“I feel like they really appreciate what I do, and I know that’s rare for a player like me,” Collison said of his home fans. “A role player like me who averages four (points) and four (rebounds) or whatever it is, no one really thinks twice about him. But I know that I have kind of a special place here. So I really appreciate that.”

* * *

Dave Collison doesn’t care for the phrase “role player.” He considers it a backhanded compliment to his son.

“When I look at him I think he’s such a team player,” Dave said. “I like that word better. Because everybody’s got a role. I think he feels like his role, or his job, is to help the team win. And that’s what he tries to do, whatever it is.”

Dave knows better than anyone.

As a longtime prep coach in Iowa, Dave Collison coached Nick in his final three years of high school. Before that, Dave introduced Nick to everything he eventually would love about the game.

Nick’s basketball jones began as a water boy for his dad’s teams. He loved being around the action. Even mimicked what the big boys did — including taking charges.

When he was about 7, Nick started watching game film with dad.

“He always wanted to know why things happened,” Dave said. “Why you did what you did.”

There were nights when a frustrated Dave would come home and complain to his wife about a rough day, a poor practice here, a ragged game there. Invariably, Nick would be listening. He instinctively picked up on the importance of playing with effort, of playing unselfishly. If a guy is open, pass it to him, Nick learned. If you’re playing defense, get down in a stance.

Nick needed those nights to learn right from wrong in the basketball sense. To learn what coaches coveted.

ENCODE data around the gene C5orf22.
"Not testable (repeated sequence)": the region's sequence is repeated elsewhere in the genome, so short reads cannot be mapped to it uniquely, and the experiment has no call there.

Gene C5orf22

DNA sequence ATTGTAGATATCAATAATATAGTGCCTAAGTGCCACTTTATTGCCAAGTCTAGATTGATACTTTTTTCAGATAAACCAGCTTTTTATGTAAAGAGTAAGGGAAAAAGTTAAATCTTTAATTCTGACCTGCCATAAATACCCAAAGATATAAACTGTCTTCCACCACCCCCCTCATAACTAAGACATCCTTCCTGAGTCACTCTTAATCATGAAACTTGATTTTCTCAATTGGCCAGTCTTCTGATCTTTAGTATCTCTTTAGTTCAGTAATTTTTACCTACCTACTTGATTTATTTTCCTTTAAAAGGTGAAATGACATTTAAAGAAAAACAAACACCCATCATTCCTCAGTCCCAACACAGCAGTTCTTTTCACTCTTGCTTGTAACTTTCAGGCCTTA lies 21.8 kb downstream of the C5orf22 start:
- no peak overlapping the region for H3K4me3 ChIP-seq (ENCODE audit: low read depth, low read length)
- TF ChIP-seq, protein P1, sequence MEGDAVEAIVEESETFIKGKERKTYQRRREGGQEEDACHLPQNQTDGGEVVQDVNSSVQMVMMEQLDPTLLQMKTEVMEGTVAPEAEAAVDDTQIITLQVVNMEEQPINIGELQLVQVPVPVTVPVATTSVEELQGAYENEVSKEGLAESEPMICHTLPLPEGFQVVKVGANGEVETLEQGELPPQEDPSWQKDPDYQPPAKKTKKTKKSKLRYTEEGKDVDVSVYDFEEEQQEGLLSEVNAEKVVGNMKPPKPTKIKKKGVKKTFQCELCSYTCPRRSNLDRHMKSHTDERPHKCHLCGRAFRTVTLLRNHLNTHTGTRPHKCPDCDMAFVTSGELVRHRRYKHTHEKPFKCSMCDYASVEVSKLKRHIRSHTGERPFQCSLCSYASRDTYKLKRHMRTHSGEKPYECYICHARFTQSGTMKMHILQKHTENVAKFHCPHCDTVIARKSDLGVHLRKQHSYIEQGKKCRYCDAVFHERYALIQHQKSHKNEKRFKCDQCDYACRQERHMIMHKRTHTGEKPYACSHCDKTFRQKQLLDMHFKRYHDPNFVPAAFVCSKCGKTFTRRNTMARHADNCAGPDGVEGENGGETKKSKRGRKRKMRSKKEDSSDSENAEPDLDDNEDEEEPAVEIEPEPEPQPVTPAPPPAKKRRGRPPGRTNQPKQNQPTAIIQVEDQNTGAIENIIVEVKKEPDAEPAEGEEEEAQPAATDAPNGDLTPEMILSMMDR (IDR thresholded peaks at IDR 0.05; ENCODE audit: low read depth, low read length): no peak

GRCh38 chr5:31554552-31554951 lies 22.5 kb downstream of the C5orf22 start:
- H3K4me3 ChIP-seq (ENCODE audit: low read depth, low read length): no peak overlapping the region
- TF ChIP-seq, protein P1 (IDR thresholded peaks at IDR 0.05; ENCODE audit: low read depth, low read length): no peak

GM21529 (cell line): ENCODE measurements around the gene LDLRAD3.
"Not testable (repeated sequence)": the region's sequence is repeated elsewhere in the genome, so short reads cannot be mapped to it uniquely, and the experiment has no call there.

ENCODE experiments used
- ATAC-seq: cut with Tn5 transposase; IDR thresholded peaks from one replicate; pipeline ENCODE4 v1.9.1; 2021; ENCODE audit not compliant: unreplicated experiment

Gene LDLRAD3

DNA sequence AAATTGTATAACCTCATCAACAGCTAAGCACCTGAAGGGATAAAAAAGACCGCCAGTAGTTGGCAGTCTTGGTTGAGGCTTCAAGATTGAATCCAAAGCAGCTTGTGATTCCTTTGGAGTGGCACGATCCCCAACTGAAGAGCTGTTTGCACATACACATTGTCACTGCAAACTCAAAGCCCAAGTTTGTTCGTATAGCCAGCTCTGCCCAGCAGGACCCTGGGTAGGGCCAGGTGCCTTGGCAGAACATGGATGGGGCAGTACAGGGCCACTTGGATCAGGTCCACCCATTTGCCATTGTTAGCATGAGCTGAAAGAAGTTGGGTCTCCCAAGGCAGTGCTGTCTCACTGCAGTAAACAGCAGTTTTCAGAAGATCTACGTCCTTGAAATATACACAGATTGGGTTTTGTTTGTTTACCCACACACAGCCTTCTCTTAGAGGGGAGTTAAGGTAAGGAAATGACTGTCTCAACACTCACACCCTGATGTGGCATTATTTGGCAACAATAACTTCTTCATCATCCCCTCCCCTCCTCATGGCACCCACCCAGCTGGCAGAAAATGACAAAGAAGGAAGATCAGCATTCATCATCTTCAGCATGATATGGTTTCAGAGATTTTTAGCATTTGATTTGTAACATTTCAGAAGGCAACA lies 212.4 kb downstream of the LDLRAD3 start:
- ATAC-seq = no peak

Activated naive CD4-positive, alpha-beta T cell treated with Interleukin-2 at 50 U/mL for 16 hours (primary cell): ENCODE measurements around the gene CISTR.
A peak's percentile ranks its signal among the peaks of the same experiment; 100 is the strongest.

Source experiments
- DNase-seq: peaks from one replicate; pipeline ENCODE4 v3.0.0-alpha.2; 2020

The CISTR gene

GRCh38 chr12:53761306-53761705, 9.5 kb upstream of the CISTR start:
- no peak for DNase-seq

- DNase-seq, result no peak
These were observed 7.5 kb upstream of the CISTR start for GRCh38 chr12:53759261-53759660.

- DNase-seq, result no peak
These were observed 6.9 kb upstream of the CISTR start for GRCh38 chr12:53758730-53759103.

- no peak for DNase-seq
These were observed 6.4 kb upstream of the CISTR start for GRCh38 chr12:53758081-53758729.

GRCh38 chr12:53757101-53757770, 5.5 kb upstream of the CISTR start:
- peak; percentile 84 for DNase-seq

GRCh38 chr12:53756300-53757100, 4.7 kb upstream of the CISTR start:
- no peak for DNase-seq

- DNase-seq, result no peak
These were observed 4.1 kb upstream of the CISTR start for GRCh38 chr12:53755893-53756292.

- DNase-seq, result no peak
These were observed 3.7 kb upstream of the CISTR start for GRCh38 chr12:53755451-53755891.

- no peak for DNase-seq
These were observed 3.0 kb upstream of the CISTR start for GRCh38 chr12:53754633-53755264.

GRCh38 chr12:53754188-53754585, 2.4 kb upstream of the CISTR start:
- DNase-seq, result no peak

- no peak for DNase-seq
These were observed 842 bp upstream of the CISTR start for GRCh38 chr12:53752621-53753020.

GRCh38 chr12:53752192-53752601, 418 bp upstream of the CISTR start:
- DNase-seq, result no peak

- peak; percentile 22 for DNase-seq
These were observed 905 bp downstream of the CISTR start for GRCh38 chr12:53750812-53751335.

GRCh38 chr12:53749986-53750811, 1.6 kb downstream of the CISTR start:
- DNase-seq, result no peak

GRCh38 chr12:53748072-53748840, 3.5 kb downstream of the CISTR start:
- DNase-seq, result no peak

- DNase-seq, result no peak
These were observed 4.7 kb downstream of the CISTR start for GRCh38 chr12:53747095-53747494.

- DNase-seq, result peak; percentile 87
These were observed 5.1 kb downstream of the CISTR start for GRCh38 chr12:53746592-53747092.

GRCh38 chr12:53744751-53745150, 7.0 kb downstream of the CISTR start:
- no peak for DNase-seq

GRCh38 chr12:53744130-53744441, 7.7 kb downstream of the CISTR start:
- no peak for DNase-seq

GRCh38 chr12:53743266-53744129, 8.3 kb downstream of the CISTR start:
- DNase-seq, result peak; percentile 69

“You’d see what you don’t want to be as a player, or you’d see what you do want to be as a player,” Nick said.

* * *

Nick Collison might not have had much choice in the type of player and person he’d become.

The small Iowa towns he grew up in, first Fort Dodge before the family moved to Iowa Falls, force-fed him humility. The way Nick remembers it, you got made fun of if you had expensive clothes.

“If you were a young kid and you were cocky and you were showing off or whatever, people would kind of make fun of you for that,” Nick remembered. “So I've never really tried to show off.”

Basketball in Iowa was every bit as no-nonsense.

“A lot of coaches in Iowa, because we don't get a lot of incredible athletes, in order for us to be successful we had to be able to execute,” Dave Collison said.

Dave resisted the temptation to coach his son all four years of high school. Instead, he stuck Nick on the freshman team and in the hands of a coach named Randy Fiscus in part to help sharpen Nick’s fundamentals. Fiscus was a tough coach, much tougher on Nick than Dave ever was or wanted to be.

“We were taught how to play a certain way early and were expected to play that way,” Nick said. “And if you didn't, you heard about it.”

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by Darnell Mayberry
OKC Thunder Senior Reporter
Darnell Mayberry grew up in Langston, Okla. and is now in his third stint in the Sooner state. After a year and a half at Bishop McGuinness High, he finished his prep years in Falls Church, Va., before graduating from Norfolk State University in...